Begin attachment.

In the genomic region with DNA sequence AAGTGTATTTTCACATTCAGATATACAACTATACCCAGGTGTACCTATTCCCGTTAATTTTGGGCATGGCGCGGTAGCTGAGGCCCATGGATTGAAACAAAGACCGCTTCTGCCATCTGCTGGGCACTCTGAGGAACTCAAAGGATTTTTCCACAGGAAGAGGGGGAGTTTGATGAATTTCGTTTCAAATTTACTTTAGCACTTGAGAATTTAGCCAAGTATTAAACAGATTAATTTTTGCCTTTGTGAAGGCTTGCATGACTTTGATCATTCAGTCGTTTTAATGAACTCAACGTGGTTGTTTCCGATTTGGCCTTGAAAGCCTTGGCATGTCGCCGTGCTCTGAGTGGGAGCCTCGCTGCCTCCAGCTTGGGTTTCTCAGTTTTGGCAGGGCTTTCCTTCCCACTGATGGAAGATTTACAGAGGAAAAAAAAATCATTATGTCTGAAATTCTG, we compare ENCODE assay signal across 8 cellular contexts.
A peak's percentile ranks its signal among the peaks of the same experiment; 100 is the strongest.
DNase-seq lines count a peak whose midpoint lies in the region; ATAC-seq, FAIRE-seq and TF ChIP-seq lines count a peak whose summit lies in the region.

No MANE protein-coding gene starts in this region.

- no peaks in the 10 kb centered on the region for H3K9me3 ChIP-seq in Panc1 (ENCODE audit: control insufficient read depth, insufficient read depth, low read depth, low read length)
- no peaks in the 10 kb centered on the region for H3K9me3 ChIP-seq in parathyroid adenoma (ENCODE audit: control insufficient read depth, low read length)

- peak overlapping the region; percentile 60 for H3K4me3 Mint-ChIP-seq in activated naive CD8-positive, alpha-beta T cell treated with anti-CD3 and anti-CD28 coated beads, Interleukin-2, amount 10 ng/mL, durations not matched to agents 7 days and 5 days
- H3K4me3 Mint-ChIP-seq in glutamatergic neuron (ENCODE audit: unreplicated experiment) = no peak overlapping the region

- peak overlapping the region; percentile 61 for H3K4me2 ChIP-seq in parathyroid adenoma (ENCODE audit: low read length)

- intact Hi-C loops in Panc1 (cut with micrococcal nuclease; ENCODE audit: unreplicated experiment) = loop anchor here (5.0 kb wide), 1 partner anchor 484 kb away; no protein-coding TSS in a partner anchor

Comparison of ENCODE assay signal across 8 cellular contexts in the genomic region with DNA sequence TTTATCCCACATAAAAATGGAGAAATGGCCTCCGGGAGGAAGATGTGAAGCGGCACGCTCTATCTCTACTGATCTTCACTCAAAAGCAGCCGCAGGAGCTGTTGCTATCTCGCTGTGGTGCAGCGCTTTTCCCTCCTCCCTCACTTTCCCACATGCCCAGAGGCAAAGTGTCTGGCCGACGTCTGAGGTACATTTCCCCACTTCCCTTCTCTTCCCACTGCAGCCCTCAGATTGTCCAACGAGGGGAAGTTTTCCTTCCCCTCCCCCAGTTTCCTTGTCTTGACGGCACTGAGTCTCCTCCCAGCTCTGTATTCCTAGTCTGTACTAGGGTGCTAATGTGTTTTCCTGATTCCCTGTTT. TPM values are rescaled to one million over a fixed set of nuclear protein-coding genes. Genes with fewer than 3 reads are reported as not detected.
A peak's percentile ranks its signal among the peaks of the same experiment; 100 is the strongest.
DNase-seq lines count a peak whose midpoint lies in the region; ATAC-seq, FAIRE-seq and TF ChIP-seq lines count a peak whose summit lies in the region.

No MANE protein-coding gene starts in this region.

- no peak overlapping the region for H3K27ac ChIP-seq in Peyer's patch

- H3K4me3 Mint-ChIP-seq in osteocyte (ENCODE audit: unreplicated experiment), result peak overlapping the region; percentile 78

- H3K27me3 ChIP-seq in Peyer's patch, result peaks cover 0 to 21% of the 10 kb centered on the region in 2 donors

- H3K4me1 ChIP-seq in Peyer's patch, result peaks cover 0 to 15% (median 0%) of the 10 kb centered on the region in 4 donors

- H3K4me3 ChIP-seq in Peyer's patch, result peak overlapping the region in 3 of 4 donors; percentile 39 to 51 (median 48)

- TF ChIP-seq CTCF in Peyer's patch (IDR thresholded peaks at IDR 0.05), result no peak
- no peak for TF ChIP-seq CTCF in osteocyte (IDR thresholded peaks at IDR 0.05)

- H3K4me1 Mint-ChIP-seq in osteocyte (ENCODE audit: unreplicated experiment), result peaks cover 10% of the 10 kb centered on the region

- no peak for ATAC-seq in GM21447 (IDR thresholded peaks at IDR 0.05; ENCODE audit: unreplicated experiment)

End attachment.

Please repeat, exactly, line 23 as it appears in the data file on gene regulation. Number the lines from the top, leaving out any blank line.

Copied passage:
- no peak for ATAC-seq in GM21447 (IDR thresholded peaks at IDR 0.05; ENCODE audit: unreplicated experiment)